The FAA’s Advisory Circular (AC) 90-23G, “Aircraft Wake Turbulence,” is the latest edition of the agency’s guidance on this topic, having been revised in February 2014. The new AC, at paragraph 9, “VORTEX ENCOUNTER GUIDANCE,” states in part:
“A wake encounter is not necessarily hazardous. It can be one or more jolts with varying severity depending upon the direction of the encounter (intercept angle), weight and configuration of the generating aircraft, size of the encountering aircraft, distance from the generating aircraft, and point of vortex encounter. The probability of induced roll increases when the encountering aircraft’s heading is generally aligned or parallel with the flightpath of the generating aircraft. Avoid the area below and behind the generating aircraft, especially at low altitude where even a momentary wake encounter could be hazardous.”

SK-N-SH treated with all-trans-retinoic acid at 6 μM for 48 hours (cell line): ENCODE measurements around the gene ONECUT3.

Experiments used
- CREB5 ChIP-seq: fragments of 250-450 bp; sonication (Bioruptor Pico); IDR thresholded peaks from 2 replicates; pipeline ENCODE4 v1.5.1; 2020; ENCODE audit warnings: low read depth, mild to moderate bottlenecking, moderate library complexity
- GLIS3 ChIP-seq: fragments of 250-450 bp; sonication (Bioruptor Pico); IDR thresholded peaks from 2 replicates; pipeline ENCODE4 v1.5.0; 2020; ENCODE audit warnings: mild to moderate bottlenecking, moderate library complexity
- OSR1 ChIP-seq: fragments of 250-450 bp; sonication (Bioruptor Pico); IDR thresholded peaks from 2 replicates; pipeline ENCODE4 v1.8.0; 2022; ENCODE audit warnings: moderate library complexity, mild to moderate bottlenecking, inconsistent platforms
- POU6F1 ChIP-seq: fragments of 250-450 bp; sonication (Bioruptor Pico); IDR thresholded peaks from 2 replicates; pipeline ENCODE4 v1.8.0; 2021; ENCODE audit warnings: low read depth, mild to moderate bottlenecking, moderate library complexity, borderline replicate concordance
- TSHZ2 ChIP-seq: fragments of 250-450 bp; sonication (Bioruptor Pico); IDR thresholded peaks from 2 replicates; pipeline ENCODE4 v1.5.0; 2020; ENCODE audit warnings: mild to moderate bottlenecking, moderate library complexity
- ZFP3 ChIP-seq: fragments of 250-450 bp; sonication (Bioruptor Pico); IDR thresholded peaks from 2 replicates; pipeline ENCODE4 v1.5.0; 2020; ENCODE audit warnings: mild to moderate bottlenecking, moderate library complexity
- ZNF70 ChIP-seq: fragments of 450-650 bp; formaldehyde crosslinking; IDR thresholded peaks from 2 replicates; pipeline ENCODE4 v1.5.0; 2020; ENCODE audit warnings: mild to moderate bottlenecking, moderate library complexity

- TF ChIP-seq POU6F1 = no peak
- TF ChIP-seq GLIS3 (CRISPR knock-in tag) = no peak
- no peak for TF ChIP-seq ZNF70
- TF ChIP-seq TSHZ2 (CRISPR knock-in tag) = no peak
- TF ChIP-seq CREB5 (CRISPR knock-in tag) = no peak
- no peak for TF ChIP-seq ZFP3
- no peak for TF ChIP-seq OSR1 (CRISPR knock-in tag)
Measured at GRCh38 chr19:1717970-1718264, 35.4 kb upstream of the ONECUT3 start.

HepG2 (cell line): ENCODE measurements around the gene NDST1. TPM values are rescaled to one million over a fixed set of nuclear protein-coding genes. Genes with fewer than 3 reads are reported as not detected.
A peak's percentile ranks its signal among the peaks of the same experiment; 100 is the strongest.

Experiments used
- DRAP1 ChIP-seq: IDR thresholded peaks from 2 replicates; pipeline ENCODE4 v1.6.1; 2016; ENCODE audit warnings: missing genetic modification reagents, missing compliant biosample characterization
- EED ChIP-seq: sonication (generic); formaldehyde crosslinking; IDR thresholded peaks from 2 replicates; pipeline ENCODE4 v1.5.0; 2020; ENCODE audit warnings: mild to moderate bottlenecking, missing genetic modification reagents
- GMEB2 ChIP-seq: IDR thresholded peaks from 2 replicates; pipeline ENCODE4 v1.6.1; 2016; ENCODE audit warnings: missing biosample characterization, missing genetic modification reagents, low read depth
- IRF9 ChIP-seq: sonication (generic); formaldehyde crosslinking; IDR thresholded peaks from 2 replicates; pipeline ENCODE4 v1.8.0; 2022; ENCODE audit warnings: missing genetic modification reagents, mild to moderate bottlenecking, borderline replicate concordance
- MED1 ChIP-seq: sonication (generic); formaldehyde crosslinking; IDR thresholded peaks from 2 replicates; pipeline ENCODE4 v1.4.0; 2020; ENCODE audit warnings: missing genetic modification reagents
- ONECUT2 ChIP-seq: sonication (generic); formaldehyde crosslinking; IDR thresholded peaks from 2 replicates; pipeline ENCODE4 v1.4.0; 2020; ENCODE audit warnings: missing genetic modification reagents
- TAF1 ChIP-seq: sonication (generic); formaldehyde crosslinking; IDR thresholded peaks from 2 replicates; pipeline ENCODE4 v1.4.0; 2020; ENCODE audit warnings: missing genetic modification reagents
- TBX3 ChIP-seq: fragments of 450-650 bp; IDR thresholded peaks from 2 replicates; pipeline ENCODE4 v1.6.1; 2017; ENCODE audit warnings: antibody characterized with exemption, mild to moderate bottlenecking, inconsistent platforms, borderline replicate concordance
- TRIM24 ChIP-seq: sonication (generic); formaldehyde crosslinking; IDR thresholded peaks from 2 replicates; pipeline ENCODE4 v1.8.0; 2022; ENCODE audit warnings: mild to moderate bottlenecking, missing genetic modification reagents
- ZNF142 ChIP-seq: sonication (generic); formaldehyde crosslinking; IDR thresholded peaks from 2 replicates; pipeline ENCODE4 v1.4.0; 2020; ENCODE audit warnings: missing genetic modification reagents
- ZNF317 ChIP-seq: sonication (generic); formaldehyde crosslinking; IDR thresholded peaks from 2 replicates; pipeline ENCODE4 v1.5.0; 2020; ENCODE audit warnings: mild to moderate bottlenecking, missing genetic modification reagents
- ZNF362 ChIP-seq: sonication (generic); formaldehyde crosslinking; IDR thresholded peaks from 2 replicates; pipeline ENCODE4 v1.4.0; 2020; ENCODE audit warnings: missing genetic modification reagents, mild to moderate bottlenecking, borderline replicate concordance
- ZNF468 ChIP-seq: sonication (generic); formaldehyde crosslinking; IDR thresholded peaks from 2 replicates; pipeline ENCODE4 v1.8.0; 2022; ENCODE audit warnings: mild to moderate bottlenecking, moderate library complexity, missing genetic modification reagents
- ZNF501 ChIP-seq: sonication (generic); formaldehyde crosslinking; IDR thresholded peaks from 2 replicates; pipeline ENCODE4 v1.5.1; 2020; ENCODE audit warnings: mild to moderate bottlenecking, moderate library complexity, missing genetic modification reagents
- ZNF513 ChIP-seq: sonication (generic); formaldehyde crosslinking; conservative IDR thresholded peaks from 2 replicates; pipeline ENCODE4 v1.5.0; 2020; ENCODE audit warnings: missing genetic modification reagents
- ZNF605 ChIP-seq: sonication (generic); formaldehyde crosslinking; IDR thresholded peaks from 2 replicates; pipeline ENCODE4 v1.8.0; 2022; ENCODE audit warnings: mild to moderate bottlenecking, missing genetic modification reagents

While the AC is rather exhaustive in its discussion of operations behind a larger airplane, it presumes the greatest hazards exist when the smaller one following a larger one ls a) on a “heading generally aligned or parallel with” the generating airplane and b) below or behind it. The AC simply doesn’t address crossing behind a generating aircraft at the same altitude. It’s a good bet, however, its next revision will.